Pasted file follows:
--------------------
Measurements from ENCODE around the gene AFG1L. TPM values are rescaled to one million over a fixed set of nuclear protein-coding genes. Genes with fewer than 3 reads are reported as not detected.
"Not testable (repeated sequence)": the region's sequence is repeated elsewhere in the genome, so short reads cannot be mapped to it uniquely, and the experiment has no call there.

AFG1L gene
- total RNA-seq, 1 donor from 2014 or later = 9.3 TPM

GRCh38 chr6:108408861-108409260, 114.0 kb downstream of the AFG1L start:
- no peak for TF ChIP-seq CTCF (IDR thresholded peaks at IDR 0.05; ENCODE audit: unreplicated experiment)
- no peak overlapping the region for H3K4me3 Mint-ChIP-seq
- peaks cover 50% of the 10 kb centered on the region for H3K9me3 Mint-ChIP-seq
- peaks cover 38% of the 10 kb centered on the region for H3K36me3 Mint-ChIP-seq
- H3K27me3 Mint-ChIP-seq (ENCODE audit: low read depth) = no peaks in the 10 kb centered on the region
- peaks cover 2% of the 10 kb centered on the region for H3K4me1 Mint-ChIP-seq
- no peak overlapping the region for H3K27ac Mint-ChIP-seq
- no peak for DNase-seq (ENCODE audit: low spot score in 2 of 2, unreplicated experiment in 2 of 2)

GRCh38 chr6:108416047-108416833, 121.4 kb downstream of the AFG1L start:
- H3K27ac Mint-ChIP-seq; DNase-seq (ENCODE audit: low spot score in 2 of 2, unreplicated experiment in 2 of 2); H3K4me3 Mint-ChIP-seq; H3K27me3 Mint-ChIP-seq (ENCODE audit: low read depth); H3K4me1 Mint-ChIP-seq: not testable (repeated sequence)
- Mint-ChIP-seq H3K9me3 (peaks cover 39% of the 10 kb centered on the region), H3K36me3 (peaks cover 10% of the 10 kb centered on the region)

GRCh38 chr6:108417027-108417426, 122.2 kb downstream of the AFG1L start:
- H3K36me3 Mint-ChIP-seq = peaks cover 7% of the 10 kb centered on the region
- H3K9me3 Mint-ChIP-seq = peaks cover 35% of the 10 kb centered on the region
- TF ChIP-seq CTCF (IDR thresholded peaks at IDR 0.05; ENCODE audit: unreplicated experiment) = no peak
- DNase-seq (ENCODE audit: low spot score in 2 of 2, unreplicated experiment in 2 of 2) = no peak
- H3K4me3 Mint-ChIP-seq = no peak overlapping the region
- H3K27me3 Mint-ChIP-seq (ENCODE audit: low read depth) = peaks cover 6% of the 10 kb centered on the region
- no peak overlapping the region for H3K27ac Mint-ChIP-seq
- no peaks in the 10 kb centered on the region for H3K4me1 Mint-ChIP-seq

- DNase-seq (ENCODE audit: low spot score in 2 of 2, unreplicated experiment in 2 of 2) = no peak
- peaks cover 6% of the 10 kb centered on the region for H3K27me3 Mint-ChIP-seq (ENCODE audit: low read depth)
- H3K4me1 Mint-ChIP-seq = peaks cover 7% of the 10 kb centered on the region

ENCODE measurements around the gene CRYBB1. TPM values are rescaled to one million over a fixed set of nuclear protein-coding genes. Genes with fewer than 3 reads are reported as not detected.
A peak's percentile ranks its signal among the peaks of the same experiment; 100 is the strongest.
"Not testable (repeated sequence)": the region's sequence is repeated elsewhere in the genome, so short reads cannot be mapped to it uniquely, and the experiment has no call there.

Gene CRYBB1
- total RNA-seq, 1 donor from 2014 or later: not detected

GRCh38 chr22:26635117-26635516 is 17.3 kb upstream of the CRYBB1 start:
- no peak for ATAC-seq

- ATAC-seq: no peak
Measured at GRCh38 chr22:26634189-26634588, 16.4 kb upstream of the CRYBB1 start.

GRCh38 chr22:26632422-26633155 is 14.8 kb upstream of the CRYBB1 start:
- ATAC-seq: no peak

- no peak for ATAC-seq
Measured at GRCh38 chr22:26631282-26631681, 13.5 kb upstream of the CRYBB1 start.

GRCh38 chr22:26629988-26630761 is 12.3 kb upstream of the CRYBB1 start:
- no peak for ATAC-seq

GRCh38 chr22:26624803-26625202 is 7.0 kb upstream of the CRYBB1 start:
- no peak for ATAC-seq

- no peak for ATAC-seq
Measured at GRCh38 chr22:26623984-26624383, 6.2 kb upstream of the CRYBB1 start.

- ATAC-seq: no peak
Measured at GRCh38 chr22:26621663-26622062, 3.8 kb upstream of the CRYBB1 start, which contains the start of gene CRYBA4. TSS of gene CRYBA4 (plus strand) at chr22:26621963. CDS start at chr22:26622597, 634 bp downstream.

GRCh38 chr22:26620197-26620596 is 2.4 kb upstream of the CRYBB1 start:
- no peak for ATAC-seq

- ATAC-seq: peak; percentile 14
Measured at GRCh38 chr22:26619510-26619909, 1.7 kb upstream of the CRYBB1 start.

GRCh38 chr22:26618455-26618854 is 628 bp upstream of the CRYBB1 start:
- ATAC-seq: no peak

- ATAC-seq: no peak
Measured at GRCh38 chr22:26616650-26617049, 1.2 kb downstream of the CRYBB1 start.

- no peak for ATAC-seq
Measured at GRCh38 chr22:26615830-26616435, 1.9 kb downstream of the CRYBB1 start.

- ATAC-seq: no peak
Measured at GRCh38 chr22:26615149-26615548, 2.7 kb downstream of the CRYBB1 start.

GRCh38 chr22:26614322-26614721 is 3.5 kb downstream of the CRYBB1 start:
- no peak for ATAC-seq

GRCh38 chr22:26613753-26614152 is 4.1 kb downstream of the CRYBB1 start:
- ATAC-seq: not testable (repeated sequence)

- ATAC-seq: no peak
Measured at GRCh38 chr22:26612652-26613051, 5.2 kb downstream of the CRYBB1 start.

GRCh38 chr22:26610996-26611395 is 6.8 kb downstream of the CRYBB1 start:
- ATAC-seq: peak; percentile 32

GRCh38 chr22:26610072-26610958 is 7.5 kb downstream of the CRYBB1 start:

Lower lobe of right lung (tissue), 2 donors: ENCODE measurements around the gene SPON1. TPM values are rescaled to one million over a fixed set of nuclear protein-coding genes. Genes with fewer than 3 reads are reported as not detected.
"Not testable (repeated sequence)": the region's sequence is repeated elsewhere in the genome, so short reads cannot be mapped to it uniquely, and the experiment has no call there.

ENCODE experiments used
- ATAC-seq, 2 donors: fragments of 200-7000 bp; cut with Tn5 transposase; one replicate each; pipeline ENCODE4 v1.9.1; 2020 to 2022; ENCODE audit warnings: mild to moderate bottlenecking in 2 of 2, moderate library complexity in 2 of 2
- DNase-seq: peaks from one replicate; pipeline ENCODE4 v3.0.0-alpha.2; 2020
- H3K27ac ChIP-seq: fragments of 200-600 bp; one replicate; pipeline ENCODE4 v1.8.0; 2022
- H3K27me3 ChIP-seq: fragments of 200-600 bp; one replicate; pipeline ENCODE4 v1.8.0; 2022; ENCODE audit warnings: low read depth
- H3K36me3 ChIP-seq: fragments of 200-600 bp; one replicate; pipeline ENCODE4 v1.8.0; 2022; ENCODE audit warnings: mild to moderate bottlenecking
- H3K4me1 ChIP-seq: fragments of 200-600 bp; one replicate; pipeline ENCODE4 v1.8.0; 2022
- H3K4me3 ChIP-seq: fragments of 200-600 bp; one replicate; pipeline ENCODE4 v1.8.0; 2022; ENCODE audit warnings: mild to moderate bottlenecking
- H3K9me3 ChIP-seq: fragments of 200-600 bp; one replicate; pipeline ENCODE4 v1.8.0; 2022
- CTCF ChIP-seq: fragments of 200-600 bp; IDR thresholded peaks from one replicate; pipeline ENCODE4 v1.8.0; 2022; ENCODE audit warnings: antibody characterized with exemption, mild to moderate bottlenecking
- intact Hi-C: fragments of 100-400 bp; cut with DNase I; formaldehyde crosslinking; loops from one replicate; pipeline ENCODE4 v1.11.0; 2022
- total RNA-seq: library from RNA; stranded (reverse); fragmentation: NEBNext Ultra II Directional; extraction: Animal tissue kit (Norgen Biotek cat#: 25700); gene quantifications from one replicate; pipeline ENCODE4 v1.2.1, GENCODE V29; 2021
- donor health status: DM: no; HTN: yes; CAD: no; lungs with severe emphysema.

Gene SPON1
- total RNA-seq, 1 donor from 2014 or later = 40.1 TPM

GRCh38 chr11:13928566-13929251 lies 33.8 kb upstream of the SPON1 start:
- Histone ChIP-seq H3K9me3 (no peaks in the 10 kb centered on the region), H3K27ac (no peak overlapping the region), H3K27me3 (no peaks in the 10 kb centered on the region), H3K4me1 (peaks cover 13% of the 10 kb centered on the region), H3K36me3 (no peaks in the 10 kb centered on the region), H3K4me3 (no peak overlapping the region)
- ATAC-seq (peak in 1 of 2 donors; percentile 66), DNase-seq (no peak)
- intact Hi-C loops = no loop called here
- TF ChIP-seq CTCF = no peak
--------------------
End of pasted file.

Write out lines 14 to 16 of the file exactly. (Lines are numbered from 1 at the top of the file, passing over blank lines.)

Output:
GRCh38 chr6:108416047-108416833, 121.4 kb downstream of the AFG1L start:
- H3K27ac Mint-ChIP-seq; DNase-seq (ENCODE audit: low spot score in 2 of 2, unreplicated experiment in 2 of 2); H3K4me3 Mint-ChIP-seq; H3K27me3 Mint-ChIP-seq (ENCODE audit: low read depth); H3K4me1 Mint-ChIP-seq: not testable (repeated sequence)
- Mint-ChIP-seq H3K9me3 (peaks cover 39% of the 10 kb centered on the region), H3K36me3 (peaks cover 10% of the 10 kb centered on the region)